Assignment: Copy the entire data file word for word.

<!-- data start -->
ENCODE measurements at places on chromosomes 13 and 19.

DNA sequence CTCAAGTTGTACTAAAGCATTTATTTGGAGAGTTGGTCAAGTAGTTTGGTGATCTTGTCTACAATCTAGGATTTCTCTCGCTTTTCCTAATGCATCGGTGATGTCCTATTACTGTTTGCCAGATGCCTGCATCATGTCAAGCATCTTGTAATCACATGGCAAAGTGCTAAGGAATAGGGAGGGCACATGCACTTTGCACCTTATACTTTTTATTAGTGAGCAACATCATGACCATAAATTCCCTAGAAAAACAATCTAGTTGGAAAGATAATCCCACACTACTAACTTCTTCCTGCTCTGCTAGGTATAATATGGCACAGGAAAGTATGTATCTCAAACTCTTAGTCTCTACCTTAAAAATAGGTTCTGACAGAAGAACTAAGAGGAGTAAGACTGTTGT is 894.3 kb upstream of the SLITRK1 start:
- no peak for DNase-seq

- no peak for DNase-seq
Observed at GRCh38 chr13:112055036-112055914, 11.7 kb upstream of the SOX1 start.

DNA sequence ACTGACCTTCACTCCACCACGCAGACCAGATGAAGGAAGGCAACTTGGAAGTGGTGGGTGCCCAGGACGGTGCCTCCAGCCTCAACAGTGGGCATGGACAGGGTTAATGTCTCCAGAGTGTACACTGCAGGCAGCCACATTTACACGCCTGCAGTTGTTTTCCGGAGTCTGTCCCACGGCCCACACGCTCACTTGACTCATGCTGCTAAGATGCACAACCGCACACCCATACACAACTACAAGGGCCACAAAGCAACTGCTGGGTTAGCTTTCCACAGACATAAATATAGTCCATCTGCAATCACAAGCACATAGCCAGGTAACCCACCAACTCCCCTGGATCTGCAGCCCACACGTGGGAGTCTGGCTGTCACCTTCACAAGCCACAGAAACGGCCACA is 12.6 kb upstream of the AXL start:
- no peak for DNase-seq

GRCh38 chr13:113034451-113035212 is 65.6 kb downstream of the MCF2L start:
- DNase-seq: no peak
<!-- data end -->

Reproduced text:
ENCODE measurements at places on chromosomes 13 and 19.

DNA sequence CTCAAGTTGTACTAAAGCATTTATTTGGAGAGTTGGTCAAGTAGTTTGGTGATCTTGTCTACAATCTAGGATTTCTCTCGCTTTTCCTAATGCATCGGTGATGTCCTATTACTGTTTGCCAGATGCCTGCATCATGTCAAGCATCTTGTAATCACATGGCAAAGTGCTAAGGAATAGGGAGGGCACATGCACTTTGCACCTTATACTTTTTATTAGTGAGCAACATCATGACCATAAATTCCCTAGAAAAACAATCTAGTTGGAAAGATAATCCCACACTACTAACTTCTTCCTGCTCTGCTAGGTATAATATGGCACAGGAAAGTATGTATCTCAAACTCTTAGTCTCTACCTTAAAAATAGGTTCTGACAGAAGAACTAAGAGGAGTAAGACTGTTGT is 894.3 kb upstream of the SLITRK1 start:
- no peak for DNase-seq

- no peak for DNase-seq
Observed at GRCh38 chr13:112055036-112055914, 11.7 kb upstream of the SOX1 start.

DNA sequence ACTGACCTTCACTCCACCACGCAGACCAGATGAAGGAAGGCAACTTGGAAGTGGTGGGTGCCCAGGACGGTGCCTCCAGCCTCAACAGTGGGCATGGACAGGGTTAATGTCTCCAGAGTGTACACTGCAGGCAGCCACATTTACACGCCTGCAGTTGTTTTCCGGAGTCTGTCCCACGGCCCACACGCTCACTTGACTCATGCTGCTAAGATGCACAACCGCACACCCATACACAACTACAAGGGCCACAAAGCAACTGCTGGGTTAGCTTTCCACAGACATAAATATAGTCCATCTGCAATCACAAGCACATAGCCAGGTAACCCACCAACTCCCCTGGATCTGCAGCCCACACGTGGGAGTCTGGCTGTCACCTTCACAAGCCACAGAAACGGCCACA is 12.6 kb upstream of the AXL start:
- no peak for DNase-seq

GRCh38 chr13:113034451-113035212 is 65.6 kb downstream of the MCF2L start:
- DNase-seq: no peak